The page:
Miejski Dom Kultury BATORY
Ul. Stefana Batorego 6, 41-506 Chorzów


Bilety: 5 PLN
(Bilet na koncert MARCIN ŚWIETLICKI & ZGNIŁOŚĆ uprawnia do wejścia na spotkanie literackie)

Sunday, September 16, 2018

Dorota Miśkiewicz – Piano.pl (2016)

Dorota Miśkiewicz

Dorota Miskiewicz - vocals
12 pianists
Atom String Quartet

Piano.pl

UNIVERSAL MUSIC POLSKA 602557206852



By Adam Baruch

This is a live recording of a gigantically ambitious project conceived by Polish Jazz vocalist Dorota Miśkiewicz, which pays tribute to the Polish Jazz piano school, which spans several generations and is a sublime example of Polish/European Jazz tradition. The album presents twelve songs, one original by Miskiewicz and eleven "Polish standards" composed and written by the best Polish composers and lyricists, each performed by Miśkiewicz accompanied by a different pianist and on eight of them also accompanied by the renowned Atom String Quartet. The list of the pianists reads like the who's who of Polish Jazz: Michał Tokaj, Andrzej Jagodziński, Lutosławski Piano Duo, Bogdan Hołownia, Leszek Możdżer, Piotr Orzechowski, Tomasz Kałwak, Marcin Wasilewski, Krzysztof Herdzin, Dominik Wania, Grzegorz Turnau (who also briefly sings) and Włodzimierz Nahorny. Saxophonist Henryk Miśkiewicz (Dorota's Father) guests on one song. The DVD (filmed during the concert), included in the package, adds the concert's intro, outro and a couple of songs not included on the CD.

I am happy to say that I managed to have a more modest (with just three pianists) version of this project perform at the 2018 Singer Jazz Festival, which was extremely successful. As expected, all the performances are absolutely wonderful, a typical example of European haute Culture, where music, words and stage performance are combined to deliver an overall experience, which is more than just a sum of its ingredients. The album moves between Jazz & Poetry and highly lyrical popular music, all expertly arranged and brilliantly executed, especially in view of the fact that it was captured live.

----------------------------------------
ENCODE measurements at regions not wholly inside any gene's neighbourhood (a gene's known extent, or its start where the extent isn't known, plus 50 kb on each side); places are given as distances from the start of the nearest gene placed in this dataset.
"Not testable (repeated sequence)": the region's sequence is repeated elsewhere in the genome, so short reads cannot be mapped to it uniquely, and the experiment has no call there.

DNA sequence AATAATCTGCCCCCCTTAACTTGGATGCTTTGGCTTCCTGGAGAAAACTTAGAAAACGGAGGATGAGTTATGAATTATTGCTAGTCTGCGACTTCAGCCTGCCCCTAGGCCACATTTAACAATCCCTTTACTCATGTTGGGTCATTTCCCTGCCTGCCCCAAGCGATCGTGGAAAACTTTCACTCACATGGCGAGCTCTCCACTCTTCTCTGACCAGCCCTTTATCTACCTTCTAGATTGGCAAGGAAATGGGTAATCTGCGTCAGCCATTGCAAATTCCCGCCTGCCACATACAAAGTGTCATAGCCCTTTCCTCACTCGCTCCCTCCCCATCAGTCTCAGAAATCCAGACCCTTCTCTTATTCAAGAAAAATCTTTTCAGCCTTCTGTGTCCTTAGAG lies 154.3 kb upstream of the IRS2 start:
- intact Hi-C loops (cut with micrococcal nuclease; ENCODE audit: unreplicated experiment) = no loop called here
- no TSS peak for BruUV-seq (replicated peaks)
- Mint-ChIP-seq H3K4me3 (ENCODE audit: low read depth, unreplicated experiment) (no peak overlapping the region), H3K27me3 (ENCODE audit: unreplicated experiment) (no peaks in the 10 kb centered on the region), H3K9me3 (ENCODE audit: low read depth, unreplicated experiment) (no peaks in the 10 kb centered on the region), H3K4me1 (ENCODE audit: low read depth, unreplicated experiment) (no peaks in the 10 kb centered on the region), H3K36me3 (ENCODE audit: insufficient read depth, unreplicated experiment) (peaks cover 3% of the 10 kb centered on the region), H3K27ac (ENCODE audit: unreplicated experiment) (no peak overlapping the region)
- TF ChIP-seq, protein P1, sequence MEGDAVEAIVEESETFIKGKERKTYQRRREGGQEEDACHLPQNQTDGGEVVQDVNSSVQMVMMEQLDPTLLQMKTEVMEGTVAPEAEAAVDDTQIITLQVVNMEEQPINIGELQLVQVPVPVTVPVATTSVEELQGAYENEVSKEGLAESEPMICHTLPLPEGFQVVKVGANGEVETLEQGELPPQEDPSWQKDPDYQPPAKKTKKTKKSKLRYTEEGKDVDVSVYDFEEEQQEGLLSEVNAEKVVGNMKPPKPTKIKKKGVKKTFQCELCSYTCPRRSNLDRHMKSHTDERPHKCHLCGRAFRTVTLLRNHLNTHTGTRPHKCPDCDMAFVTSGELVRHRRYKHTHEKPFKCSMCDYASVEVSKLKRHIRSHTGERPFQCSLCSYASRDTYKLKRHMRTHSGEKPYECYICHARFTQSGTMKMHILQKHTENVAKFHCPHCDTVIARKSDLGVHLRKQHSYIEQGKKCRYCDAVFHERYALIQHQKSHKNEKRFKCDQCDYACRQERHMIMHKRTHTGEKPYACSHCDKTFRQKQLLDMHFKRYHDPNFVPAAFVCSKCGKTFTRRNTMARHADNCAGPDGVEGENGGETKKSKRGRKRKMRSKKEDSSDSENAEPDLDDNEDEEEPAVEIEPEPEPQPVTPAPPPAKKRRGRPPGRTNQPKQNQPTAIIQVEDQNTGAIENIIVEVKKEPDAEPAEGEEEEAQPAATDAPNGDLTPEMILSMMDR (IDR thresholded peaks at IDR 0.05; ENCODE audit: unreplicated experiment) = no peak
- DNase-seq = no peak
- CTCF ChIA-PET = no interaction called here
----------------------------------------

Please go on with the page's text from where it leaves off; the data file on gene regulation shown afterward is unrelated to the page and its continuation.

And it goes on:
This album delivers exactly what it promises: an extraordinary panorama of Polish Jazz piano, full of elegance, virtuosity and flair. Miśkiewicz moves with ease from one song to another, with a chameleonic change of moods and emotions, as appropriate for a great performer.

For lovers of Polish Jazz in general and Polish Jazz piano in particular, this album is a superb introduction to the subject. Even for listeners beyond the Polish language sphere, this music easily penetrates and language barriers and should be completely accessible to every music lover.

Thursday, September 13, 2018

Judyta Pisarczyk – Koncert w Trójce (2018)

Judyta Pisarczyk

Judyta Pisarczyk - vocals
Michał Honisz - guitar
Marek Tutko - keyboards
Bogumił Eksner - bass
Roman Majda - drums

Koncert w Trójce




POLSKIE RADIO 2169

By Adam Baruch

This is the debut album by Polish Jazz vocalist Judyta Pisarczyk, recorded live at the Polish Radio Studio Three in Warsaw. She is accompanied by guitarist Michał Honisz, keyboardist Marek Tutko, bassist Bogumił Eksner and drummer Roman Majda. The album presents eleven songs, two of which are originals she composed and wrote lyrics for, one is a Polish Pop song and the rest are Jazz standards.

Pisarczyk, who won the Grand Prix at the Ladies' Jazz Festival competition in 2017, puts on a great show from the moment she opens her mouth and sounds like a true veteran, in spite of her young age. She uses her voice skillfully both when singing lyrics and when improvising and singing vocalese. Sadly all the texts, including those of her original songs, except for the one Polish Pop song, are in English, which of course creates the usual uneasiness caused by Polish vocalists singing in English, but overall this is a rather minor vice in the grand scale of things. It is enough to compare her performance when singing the Polish lyrics to the other songs to understand what I mean.